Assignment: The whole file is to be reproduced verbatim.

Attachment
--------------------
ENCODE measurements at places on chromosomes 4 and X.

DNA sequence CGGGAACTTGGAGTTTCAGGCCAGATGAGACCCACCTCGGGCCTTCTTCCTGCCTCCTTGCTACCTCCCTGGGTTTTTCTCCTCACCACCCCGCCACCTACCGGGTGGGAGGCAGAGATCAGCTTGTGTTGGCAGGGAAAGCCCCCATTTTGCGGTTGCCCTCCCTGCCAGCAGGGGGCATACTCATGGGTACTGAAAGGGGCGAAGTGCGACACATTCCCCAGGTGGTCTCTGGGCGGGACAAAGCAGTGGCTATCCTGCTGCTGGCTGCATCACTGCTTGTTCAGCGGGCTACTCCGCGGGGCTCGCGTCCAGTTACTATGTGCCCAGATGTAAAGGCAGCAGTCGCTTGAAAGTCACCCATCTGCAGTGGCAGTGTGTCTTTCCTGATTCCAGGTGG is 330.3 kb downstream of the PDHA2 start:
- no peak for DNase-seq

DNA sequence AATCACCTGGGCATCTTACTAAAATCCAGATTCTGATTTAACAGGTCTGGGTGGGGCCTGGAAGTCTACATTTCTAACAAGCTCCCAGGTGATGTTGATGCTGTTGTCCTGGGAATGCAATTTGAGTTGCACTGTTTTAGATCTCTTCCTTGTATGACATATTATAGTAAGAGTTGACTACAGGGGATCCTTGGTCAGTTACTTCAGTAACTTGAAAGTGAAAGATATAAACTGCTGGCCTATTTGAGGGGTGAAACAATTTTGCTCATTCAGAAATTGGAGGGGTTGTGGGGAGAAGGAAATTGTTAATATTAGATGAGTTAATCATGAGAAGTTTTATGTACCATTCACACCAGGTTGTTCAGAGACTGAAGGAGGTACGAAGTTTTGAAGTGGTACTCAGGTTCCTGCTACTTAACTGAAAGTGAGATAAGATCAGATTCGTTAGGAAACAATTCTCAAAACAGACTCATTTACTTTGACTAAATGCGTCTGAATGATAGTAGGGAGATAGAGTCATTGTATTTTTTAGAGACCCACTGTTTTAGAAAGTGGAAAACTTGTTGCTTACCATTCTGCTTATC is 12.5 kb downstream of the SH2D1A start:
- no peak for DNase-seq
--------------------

ENCODE measurements at places on chromosomes 4 and X.

DNA sequence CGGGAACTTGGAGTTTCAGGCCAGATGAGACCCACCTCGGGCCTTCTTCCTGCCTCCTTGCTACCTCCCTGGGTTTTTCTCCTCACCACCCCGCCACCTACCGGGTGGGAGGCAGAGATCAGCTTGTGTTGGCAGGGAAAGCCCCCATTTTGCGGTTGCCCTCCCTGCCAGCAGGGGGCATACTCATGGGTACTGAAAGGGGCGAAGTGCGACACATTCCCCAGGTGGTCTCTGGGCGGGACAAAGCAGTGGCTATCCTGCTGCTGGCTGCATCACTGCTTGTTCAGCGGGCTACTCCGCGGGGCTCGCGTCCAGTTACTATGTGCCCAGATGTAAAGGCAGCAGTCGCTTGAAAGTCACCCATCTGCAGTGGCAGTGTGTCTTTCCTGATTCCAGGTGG is 330.3 kb downstream of the PDHA2 start:
- no peak for DNase-seq

DNA sequence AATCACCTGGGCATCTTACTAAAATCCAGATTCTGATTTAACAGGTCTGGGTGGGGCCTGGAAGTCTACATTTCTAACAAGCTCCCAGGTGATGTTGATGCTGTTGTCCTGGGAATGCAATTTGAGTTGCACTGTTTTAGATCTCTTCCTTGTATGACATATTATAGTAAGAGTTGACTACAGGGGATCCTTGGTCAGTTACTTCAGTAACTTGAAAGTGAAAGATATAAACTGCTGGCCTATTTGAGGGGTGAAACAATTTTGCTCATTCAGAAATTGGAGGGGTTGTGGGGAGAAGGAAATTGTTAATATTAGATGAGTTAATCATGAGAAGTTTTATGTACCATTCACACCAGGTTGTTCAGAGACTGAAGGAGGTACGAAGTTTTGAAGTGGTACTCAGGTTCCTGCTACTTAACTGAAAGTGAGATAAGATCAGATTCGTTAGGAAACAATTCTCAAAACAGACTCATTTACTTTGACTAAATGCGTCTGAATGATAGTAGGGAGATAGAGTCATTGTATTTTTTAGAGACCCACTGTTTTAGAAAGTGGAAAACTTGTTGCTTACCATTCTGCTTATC is 12.5 kb downstream of the SH2D1A start:
- no peak for DNase-seq